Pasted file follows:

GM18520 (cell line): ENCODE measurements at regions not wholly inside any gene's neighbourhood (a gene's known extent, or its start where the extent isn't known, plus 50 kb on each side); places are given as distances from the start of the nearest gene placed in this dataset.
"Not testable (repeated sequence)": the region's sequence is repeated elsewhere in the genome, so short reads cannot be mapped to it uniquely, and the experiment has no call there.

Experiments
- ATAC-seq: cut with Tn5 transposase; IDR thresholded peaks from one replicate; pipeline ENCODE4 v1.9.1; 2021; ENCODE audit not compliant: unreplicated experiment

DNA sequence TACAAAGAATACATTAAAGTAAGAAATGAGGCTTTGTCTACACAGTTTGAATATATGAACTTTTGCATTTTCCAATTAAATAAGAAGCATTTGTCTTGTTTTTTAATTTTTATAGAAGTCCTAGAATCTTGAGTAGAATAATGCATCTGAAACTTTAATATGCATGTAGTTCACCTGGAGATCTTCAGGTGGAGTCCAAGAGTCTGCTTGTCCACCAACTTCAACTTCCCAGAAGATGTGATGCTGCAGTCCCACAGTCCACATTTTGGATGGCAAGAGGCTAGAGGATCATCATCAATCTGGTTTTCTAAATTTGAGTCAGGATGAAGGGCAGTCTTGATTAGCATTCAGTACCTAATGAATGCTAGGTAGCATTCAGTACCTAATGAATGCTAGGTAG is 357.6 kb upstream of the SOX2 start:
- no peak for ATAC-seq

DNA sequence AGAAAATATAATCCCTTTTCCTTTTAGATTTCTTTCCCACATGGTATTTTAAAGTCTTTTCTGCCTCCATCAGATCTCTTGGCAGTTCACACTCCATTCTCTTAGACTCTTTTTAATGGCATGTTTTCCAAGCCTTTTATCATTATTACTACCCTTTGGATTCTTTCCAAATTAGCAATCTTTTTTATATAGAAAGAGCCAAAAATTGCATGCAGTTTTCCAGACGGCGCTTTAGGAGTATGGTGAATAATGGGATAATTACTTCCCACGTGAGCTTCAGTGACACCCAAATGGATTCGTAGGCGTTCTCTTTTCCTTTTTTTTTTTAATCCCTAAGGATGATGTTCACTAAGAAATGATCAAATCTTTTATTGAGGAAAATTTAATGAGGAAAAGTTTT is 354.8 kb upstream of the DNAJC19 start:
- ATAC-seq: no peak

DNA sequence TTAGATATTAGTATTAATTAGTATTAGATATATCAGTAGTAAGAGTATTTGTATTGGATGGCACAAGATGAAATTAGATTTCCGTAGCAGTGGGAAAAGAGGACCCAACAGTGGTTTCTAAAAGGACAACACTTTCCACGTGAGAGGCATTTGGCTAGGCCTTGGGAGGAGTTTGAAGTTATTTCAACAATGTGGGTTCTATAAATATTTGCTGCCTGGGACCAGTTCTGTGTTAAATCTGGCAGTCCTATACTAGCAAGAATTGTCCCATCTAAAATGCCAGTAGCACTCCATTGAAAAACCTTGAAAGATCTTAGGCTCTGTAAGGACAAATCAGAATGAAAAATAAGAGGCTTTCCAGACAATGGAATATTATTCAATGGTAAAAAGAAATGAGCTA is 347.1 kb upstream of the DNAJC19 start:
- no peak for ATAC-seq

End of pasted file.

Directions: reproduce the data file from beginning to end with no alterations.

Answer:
GM18520 (cell line): ENCODE measurements at regions not wholly inside any gene's neighbourhood (a gene's known extent, or its start where the extent isn't known, plus 50 kb on each side); places are given as distances from the start of the nearest gene placed in this dataset.
"Not testable (repeated sequence)": the region's sequence is repeated elsewhere in the genome, so short reads cannot be mapped to it uniquely, and the experiment has no call there.

Experiments
- ATAC-seq: cut with Tn5 transposase; IDR thresholded peaks from one replicate; pipeline ENCODE4 v1.9.1; 2021; ENCODE audit not compliant: unreplicated experiment

DNA sequence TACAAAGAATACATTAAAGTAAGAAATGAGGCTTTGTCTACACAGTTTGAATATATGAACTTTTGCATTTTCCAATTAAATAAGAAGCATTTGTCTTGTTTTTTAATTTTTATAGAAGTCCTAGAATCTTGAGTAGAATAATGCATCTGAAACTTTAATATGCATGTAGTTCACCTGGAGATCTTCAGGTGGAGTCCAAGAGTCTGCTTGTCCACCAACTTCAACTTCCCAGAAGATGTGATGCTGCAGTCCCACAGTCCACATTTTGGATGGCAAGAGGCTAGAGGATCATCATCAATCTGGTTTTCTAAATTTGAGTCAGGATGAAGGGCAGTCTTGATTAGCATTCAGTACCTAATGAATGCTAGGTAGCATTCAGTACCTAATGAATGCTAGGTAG is 357.6 kb upstream of the SOX2 start:
- no peak for ATAC-seq

DNA sequence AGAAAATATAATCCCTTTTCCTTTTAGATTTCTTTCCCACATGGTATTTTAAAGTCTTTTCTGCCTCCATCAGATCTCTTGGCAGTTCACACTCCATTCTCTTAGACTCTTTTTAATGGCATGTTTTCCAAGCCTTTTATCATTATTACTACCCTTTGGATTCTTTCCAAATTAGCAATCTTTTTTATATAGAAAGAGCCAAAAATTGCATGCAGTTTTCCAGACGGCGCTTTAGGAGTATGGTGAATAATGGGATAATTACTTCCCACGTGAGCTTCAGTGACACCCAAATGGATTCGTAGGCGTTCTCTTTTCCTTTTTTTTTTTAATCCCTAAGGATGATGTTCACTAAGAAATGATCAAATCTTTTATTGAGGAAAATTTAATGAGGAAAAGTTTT is 354.8 kb upstream of the DNAJC19 start:
- ATAC-seq: no peak

DNA sequence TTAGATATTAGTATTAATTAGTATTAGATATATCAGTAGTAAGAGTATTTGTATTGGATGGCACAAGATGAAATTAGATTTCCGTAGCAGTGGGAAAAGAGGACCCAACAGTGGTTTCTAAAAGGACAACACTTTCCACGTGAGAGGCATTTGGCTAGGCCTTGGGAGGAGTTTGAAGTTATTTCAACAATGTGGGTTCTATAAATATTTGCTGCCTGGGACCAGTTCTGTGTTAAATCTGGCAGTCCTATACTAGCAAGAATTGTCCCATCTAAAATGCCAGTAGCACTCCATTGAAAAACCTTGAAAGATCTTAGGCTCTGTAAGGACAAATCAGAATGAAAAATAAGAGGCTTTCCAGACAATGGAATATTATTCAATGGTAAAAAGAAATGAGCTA is 347.1 kb upstream of the DNAJC19 start:
- no peak for ATAC-seq